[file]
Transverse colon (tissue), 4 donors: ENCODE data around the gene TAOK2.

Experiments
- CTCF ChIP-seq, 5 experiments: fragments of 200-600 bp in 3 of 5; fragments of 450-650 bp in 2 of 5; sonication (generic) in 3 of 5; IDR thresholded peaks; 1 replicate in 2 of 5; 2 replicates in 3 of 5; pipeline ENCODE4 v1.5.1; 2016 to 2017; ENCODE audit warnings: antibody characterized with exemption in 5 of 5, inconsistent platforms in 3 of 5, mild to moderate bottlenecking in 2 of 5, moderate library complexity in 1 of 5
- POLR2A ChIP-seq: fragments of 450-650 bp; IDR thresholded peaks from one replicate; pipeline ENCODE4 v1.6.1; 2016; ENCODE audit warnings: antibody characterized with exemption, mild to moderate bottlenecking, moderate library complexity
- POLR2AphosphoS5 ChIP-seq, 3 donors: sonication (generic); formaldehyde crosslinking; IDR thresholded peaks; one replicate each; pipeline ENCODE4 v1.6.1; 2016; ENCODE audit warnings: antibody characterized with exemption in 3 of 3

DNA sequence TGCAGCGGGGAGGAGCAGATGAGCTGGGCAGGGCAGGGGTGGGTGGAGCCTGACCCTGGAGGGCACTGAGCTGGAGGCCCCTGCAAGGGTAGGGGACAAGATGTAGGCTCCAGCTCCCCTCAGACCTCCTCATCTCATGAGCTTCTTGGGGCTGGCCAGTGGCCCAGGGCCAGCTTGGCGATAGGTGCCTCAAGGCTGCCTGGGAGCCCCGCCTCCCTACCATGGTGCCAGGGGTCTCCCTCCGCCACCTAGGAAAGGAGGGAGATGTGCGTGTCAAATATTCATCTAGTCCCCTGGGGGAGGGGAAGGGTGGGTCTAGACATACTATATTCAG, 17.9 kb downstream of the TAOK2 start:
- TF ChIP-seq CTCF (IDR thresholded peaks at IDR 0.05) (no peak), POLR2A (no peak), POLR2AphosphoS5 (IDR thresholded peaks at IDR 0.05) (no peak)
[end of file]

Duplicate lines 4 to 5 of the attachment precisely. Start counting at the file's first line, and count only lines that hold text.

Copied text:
- POLR2A ChIP-seq: fragments of 450-650 bp; IDR thresholded peaks from one replicate; pipeline ENCODE4 v1.6.1; 2016; ENCODE audit warnings: antibody characterized with exemption, mild to moderate bottlenecking, moderate library complexity
- POLR2AphosphoS5 ChIP-seq, 3 donors: sonication (generic); formaldehyde crosslinking; IDR thresholded peaks; one replicate each; pipeline ENCODE4 v1.6.1; 2016; ENCODE audit warnings: antibody characterized with exemption in 3 of 3